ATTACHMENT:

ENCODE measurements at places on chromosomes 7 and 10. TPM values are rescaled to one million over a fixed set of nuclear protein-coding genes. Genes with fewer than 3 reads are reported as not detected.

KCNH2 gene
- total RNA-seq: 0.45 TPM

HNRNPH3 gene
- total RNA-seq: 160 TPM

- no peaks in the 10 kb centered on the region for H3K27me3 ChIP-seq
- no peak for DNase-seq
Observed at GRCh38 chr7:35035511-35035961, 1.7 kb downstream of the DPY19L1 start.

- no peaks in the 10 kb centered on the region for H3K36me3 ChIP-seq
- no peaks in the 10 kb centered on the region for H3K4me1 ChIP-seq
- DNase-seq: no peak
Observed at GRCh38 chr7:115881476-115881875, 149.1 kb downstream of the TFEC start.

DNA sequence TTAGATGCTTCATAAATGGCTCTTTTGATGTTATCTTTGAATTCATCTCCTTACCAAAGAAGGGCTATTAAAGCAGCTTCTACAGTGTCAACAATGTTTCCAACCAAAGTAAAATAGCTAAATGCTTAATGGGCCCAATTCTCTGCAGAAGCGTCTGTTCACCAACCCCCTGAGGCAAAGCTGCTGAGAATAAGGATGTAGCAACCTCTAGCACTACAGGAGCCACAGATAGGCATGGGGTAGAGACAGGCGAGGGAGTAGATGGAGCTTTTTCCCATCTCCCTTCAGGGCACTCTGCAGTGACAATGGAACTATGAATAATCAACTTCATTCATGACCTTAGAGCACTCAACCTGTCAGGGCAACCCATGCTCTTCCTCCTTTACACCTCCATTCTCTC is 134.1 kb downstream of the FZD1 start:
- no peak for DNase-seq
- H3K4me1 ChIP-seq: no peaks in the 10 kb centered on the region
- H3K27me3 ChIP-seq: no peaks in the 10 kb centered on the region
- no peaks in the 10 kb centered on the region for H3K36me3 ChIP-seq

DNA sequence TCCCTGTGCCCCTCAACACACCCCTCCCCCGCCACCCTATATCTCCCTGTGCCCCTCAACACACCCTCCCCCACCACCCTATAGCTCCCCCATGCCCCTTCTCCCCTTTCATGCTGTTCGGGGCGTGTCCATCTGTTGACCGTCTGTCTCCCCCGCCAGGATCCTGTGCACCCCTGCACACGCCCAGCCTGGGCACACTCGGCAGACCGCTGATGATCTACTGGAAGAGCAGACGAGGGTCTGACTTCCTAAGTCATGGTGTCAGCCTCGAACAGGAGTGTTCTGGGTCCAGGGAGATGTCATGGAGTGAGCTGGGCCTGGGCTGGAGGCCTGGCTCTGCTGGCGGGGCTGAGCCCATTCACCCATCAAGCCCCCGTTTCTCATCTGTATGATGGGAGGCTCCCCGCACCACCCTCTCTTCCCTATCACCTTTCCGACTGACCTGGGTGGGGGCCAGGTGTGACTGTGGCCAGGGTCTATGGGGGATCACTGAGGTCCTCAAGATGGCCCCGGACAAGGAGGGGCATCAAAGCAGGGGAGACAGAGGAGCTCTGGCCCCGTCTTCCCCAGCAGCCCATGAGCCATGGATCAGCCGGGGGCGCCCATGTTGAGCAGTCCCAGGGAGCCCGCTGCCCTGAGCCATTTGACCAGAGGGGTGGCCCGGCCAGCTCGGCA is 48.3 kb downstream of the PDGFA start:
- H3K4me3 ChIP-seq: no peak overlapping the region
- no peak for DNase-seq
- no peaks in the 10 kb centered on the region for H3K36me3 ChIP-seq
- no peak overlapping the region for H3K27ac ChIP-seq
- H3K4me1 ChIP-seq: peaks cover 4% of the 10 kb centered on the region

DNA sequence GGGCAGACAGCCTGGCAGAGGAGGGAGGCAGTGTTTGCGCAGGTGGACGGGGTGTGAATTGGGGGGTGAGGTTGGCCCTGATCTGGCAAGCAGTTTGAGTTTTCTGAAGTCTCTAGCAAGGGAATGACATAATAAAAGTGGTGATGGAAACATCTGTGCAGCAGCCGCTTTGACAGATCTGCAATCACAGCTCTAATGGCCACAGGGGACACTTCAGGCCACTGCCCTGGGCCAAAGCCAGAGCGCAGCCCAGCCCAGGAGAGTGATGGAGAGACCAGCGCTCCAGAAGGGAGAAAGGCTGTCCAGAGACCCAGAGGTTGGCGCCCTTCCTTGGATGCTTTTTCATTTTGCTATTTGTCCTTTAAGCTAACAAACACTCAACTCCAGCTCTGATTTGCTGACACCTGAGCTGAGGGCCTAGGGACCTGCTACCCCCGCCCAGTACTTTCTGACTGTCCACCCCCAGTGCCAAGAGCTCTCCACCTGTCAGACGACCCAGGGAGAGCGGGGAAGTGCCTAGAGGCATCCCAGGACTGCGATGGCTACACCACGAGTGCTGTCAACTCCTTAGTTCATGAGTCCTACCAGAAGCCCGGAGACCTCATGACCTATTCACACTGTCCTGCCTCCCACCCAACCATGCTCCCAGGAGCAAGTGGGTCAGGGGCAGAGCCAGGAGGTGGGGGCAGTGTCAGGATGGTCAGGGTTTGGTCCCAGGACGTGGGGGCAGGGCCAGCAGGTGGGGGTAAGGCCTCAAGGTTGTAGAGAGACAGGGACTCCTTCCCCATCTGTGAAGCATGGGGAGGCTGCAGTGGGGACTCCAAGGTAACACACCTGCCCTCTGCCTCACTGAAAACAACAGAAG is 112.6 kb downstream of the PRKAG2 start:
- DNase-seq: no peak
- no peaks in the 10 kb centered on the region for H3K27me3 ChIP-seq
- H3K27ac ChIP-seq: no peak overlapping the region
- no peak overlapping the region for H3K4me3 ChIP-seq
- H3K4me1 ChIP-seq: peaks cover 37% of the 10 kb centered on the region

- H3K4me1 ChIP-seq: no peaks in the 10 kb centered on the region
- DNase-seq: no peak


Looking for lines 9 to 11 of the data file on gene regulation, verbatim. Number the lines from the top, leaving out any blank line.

- no peaks in the 10 kb centered on the region for H3K36me3 ChIP-seq
- no peaks in the 10 kb centered on the region for H3K4me1 ChIP-seq
- DNase-seq: no peak